Former Dean Phillips campaign consultant admits making fake Biden robocall: 'With a mere $500 investment, anyone could replicate my intentional call'

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  • In January, thousands of New Hampshire voters received a robocall with AI-generated audio of Biden.

  • The FCC has since cracked down on AI-generated robocalls, forbidding its use.

  • The man behind the calls said he did it "to make a difference."

Days after being named by a fork-bending magician, a former consultant for Rep. Dean Phillips' presidential campaign has admitted sending AI-generated calls from Democratic President Joe Biden to New Hampshire voters.

Steve Kramer said in an interview with NBC News on Sunday that he sent out the calls as a way "to make a difference" and alert the nation about the increasingly dangerous use cases for AI in politics.

In a statement sent to Business Insider on Monday morning, Kramer warned that "with a mere $500 investment, anyone could replicate my intentional call," adding that finding voters to reach out to was simple. "A voter list can be purchased quickly and easily through any political vendor," he said.

Calling for federal regulators to take "immediate action" on the issue, he warned that "even individuals acting alone can quickly and easily use A.I. for misleading and disruptive purposes."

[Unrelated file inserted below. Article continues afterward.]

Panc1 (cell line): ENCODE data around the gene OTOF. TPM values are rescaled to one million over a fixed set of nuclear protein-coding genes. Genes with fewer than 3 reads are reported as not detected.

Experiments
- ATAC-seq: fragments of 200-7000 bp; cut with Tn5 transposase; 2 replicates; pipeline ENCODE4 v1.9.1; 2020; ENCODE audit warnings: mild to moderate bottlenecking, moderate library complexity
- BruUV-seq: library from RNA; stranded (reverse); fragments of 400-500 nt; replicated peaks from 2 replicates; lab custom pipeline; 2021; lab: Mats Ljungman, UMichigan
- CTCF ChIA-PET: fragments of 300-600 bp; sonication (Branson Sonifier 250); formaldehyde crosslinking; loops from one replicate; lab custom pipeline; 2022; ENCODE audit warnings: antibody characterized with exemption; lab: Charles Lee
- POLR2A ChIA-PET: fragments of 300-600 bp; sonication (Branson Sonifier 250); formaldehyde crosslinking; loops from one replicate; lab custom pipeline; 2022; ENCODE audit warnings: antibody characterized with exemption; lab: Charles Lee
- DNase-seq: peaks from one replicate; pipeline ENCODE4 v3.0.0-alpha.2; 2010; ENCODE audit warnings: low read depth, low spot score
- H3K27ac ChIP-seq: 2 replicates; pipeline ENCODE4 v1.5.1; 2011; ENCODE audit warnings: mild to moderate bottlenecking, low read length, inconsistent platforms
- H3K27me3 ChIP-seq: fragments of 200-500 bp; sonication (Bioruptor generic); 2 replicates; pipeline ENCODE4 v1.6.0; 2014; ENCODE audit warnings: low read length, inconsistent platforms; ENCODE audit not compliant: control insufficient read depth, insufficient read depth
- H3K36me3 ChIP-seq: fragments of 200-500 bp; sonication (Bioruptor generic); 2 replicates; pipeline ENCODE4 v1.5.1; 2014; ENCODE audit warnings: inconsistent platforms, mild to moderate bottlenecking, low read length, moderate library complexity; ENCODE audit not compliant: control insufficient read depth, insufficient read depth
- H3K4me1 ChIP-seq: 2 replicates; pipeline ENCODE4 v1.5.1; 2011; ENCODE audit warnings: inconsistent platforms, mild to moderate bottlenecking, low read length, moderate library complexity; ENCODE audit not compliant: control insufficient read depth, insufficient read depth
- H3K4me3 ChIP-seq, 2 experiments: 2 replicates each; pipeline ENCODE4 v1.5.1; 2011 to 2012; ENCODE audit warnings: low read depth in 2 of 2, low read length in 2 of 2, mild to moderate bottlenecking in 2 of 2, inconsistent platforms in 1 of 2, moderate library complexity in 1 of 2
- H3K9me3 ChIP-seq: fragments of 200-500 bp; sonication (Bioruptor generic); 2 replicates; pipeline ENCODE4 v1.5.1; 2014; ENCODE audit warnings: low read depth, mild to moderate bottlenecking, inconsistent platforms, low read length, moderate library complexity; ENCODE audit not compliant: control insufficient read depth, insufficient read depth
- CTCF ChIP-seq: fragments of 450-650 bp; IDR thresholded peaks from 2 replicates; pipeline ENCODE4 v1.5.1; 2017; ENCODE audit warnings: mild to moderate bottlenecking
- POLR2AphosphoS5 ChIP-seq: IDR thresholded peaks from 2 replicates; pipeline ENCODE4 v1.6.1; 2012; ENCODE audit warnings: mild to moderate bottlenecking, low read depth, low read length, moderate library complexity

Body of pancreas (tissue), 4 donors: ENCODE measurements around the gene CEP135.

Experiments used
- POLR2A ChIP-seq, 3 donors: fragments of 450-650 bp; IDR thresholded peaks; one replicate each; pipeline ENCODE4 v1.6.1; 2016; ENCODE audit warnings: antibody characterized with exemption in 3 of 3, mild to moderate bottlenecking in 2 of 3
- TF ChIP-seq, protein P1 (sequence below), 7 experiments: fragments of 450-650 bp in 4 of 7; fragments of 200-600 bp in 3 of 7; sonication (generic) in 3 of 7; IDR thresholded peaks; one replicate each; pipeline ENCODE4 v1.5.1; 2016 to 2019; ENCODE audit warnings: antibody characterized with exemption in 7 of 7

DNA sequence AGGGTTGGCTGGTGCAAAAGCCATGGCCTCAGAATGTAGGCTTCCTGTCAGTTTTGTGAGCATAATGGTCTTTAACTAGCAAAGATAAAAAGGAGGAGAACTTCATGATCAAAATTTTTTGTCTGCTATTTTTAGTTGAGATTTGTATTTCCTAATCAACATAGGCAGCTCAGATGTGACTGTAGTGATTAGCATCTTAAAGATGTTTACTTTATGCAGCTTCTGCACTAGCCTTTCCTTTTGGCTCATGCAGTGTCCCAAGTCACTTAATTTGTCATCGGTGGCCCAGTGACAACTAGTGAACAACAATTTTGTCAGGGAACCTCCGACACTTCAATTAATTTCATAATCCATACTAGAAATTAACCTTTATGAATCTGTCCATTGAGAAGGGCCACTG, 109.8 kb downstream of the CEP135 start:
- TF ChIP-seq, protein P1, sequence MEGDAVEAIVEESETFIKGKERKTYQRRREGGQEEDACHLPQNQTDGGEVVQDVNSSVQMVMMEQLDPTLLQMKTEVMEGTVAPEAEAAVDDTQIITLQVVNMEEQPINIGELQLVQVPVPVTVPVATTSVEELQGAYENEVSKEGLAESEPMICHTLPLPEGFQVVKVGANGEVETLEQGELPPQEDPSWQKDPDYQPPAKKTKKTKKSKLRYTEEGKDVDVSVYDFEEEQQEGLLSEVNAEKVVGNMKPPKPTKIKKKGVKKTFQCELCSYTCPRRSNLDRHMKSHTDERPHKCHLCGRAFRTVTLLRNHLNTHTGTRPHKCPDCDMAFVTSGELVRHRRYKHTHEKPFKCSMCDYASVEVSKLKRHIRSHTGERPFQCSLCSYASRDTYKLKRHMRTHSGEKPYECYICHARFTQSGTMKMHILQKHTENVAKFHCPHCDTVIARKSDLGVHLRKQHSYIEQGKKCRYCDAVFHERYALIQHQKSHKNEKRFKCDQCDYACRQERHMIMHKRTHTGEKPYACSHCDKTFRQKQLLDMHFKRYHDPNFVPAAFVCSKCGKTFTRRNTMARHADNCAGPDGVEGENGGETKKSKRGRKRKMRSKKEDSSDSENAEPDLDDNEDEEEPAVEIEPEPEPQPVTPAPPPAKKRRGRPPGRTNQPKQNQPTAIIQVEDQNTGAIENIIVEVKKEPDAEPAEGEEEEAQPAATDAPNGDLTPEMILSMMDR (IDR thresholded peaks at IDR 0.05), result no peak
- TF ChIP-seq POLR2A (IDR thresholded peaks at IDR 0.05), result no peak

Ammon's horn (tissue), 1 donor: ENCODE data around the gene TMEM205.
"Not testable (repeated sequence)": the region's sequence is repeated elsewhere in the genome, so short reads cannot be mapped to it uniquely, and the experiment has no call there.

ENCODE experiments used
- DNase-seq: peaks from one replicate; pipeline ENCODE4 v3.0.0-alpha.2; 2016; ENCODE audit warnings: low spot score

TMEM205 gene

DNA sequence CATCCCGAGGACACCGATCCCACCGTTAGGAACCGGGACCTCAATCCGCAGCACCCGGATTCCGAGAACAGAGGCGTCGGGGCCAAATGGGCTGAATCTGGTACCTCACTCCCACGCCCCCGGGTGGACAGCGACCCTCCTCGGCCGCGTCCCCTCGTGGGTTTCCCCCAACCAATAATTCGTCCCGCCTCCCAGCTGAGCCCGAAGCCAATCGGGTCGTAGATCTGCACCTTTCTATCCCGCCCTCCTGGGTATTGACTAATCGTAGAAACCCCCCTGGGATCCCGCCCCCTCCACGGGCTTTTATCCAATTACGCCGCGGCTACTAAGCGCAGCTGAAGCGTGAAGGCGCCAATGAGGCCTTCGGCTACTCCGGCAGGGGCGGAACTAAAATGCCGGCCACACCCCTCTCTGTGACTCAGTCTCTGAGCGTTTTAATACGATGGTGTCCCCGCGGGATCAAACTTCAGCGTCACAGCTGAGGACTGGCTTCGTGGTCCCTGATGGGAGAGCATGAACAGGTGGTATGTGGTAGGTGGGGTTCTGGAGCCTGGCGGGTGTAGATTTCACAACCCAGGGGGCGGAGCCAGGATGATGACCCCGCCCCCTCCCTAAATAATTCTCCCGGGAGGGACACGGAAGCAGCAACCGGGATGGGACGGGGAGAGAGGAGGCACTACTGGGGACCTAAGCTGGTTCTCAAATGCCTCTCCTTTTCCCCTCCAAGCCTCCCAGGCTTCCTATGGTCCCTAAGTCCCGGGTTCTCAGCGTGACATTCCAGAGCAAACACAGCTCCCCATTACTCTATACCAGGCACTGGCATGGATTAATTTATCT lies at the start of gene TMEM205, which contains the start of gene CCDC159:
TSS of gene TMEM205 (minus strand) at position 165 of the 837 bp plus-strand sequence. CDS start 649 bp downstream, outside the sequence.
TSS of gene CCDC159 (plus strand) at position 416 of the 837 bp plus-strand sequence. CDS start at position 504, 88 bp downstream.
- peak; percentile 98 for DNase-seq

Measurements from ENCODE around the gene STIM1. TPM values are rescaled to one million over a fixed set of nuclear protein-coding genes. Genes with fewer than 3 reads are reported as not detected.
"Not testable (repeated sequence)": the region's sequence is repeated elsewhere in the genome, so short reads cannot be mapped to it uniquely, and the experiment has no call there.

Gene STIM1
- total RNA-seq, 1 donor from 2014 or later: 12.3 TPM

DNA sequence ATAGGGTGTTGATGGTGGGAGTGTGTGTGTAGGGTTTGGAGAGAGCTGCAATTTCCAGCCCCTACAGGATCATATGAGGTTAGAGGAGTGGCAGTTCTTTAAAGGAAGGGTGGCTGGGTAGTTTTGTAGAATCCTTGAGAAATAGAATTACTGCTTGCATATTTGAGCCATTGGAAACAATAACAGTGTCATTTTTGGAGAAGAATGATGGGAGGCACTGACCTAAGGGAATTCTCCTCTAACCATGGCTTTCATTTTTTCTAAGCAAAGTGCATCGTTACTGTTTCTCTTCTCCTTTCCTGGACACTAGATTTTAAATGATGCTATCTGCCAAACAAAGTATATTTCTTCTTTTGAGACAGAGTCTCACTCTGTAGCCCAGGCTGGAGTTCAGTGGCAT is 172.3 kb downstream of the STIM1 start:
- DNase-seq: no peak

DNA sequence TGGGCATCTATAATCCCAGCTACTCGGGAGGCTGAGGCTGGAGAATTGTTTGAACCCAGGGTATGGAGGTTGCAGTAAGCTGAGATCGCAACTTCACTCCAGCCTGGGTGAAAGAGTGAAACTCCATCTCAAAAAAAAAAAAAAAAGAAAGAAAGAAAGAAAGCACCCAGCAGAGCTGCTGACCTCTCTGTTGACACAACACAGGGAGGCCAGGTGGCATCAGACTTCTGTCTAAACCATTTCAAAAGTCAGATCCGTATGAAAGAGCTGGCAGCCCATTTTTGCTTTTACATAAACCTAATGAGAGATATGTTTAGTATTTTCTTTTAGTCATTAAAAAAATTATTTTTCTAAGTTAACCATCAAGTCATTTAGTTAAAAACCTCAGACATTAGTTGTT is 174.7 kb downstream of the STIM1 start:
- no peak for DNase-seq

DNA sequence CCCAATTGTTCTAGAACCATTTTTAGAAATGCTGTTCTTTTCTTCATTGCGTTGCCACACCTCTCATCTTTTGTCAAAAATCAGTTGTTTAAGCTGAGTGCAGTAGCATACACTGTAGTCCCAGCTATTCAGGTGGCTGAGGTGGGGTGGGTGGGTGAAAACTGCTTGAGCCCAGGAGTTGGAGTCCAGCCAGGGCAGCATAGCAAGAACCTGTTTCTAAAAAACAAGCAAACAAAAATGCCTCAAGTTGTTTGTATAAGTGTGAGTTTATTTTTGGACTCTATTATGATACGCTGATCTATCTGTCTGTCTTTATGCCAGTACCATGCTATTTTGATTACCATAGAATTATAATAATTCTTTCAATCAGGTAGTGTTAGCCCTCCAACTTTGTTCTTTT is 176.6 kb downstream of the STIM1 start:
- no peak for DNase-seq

Since he placed the calls in January, the Federal Communications Commission reformed the Telephone Consumer Protection Act to forbid AI-generated voices in robocalls, giving state attorneys general additional resources to combat the problem.

Before the magician named Kramer, it was unclear who was responsible for the fake Biden audio. The Associated Press reported earlier in February that the FCC issued cease-and-desist letters to two Texas-based companies related to the robocalls, but Kramer's name was unmentioned.

Kramer has been more than $100,000 by Phillips' presidential campaign in recent months for consulting work, but the candidate's press secretary said the campaign had no involvement in the scheme.

"We are disgusted to learn that Mr. Kramer is allegedly behind this call, and if the allegations are true, we absolutely denounce his actions," she told NBC News.

Kramer has yet to face legal backlash for the robocalls, but Phillips' campaign has hinted it may go after him for his involvement.

Read the original article on Business Insider